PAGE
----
Governors Convening on Computer Science Education

Governors, state education leaders and national experts met in Bentonville, Arkansas to discuss the NGA Chairman’s Initiative on K-12 computer science education.


By Catherine Van Ness

On March 17, 2022, NGA Chairman Arkansas Governor Asa Hutchinson hosted a convening in Bentonville, Arkansas to advance his NGA Chairman’s Initiative on K-12 computer science education. Participants in the meeting included Governors, state education leaders, national experts, teachers and students from eight different states.

Governor Hutchinson opened the meeting by discussing the benefits of computer science education from developing foundational skills that help students succeed in all subjects, such as critical thinking and problem solving, to a six times higher return on investment from college tuition for a degree in engineering, computer science or information technology. Tennessee Governor Bill Lee touted the success of his Future Workforce Initiative which began to intentionally advance STEM education, including computer science education, in Tennessee in 2019. Governor Lee also mentioned his support for new legislation to expand computer science education in Tennessee.

The first panel of the morning was moderated by Arkansas Secretary of Education Johnny Key and included state education leaders from five states. Secretary Key began the session by thanking Governor Hutchinson for his leadership in computer science education for the past seven years, including the recent passage of legislation requiring computer science credit for high school graduation. Secretary Key also stated that every generation must reexamine what students should learn during their public education, and now is the time to add computer science education to bolster digital literacy for the next generation’s success.

As the panelists spoke about their states’ journeys in expanding computer science education, Missouri Commissioner of Education Margie Vandeven applauded Governor Mike Parson’s efforts to close the digital divide, which is especially important in exposing students in rural areas to these opportunities. Alabama Computer Science State Administrator Dawn Morrison emphasized the importance of dedicated state funding for their initiative, which has been used to expand professional learning for teachers to be better prepared to provide instruction on computer science. Louisiana Governor John Bel Edwards’ Senior Policy Advisor Richard Hartley detailed the state’s Fast Forward program that connects high school students with postsecondary education and career opportunities. Dianne O’Grady-Cunniff, Director of the Maryland Center for Computing Education, highlighted the inclusion of computational thinking as a quality indicator on middle school ESSA report cards as a strategy to prepare younger students with critical foundational skills. South Carolina Computer Science State Supervisor Dominick Sanders explained that adding computer science as a graduation requirement helped the state to achieve more representative participation by gender and race in their high school classes.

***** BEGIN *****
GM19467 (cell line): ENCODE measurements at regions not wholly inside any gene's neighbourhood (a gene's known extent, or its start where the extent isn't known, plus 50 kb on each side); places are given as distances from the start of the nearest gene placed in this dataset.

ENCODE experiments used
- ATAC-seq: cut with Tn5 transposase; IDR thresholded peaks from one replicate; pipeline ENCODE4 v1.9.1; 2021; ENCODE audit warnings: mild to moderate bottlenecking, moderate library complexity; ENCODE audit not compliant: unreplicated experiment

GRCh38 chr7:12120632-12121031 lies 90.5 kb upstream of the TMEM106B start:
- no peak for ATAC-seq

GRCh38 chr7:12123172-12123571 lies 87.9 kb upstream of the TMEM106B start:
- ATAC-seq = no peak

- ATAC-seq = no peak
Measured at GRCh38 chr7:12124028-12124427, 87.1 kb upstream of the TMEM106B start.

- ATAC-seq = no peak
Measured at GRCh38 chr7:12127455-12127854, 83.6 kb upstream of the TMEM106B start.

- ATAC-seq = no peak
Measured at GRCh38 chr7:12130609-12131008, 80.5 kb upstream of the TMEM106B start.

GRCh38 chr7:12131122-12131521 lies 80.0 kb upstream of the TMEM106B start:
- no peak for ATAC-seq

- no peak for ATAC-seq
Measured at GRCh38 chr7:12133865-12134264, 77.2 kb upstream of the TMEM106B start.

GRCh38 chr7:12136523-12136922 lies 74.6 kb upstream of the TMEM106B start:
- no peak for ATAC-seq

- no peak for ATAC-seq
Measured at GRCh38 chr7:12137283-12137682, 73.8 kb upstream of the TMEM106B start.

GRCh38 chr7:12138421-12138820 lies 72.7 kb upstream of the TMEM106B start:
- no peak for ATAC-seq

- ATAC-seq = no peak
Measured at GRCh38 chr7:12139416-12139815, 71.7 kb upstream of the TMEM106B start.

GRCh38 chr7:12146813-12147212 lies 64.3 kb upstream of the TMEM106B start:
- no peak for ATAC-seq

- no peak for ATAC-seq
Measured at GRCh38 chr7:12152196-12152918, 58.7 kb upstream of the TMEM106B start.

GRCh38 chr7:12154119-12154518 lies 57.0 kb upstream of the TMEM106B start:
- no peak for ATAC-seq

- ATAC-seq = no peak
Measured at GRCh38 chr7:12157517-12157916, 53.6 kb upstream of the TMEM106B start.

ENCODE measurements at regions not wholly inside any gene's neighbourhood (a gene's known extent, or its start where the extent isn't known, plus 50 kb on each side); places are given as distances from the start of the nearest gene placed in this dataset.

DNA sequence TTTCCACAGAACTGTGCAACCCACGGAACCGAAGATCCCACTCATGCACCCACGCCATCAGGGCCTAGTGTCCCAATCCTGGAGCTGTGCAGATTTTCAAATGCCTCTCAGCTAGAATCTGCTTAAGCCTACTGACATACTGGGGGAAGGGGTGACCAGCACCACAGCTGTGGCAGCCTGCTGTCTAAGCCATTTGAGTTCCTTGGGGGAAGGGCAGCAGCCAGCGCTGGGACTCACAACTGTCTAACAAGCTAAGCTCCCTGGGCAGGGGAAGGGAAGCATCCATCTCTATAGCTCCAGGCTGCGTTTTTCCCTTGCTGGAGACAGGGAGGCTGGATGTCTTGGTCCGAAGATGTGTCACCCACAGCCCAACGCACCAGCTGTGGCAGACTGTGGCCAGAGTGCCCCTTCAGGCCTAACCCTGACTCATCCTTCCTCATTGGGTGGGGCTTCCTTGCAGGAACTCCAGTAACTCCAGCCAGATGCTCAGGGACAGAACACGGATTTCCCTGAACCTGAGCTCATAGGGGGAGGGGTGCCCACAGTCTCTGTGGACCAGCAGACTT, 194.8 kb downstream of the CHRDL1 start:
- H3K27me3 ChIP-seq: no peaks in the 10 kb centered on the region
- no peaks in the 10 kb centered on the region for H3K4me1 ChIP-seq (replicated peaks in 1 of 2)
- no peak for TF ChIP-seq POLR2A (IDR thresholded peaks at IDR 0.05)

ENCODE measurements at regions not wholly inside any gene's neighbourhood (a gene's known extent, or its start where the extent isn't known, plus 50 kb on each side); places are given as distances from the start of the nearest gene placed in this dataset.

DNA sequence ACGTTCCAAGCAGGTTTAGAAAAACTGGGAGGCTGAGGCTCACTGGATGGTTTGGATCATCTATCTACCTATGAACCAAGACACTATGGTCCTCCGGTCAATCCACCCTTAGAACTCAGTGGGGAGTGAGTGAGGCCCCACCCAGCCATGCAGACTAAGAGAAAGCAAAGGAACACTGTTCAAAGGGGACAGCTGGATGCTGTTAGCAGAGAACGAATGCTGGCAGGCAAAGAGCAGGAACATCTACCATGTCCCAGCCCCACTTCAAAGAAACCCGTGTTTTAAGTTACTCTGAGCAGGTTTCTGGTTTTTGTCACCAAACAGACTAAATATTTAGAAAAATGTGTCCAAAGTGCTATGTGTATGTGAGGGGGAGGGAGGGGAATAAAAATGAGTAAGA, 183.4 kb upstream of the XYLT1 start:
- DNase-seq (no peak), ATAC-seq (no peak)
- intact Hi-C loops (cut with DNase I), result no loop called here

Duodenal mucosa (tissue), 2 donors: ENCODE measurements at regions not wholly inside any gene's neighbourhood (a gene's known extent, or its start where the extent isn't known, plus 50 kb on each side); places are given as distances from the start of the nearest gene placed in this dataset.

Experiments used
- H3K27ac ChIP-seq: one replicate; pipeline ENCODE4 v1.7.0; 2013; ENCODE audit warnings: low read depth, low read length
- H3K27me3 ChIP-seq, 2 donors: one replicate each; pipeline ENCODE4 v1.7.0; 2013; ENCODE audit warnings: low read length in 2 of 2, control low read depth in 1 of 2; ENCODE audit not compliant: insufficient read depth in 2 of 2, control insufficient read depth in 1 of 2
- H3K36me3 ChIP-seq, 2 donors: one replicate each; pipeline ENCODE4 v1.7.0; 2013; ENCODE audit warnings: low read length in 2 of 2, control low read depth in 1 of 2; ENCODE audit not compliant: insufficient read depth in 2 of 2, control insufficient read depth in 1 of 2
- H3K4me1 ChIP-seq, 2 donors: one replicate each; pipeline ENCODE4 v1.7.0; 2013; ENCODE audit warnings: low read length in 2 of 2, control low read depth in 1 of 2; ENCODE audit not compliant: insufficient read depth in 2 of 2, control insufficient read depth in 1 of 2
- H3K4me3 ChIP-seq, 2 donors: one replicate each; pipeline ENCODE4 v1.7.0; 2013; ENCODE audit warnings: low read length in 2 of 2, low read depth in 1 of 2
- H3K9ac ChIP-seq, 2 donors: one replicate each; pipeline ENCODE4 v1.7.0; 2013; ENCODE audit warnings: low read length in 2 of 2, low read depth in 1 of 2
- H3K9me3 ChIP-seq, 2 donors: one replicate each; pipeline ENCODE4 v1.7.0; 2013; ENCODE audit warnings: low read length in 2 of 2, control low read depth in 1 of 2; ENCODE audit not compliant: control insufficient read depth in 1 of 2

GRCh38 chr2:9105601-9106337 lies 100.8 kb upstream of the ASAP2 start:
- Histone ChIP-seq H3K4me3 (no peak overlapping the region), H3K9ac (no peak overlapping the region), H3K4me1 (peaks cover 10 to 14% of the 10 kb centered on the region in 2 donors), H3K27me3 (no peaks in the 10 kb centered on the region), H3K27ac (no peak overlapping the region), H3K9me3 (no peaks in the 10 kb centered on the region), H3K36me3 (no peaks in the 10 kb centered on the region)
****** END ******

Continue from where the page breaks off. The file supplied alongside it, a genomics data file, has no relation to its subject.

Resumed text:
The second panel of the day featured four students who had taken computer science classes during their middle and high school years. Hailing from Arkansas, Missouri, Oklahoma and Tennessee, each student described different projects they had worked on and different future aspirations for using their skills learned during computer science classes. Answering questions from moderator Romy Drucker, K-12 Education Program Director for the Walton Family Foundation, an eighth-grade student said she had become more confident in public speaking after completing a class presentation and a high school senior described his success in computer science projects as only being limited by his imagination.

The meeting concluded with a roundtable discussion ranging from strategies to engage private industry and connect students with potential career paths to approaches for growing teacher capacity and engaging a more diverse group of students in computer science classes. The national experts in the room discussed strategies to not only increase the diversity of students in computer science classes but also the teachers with the professional learning to lead those classes. Such strategies included making courses more experiential, offering scholarships and requiring computational thinking in preservice teacher preparation. Representatives from the private sector discussed methods for supporting teachers with industry expertise, offering career exposure to students and building public and legislative support for computer science education.

The National Governors Association looks forward to the next regional Chairman’s Initiative meeting in Boston, Massachusetts where Governors and other stakeholders will continue to discuss the importance of expanding K-12 computer science education and the variety of career pathways available to students with computing skills and strong digital literacy.

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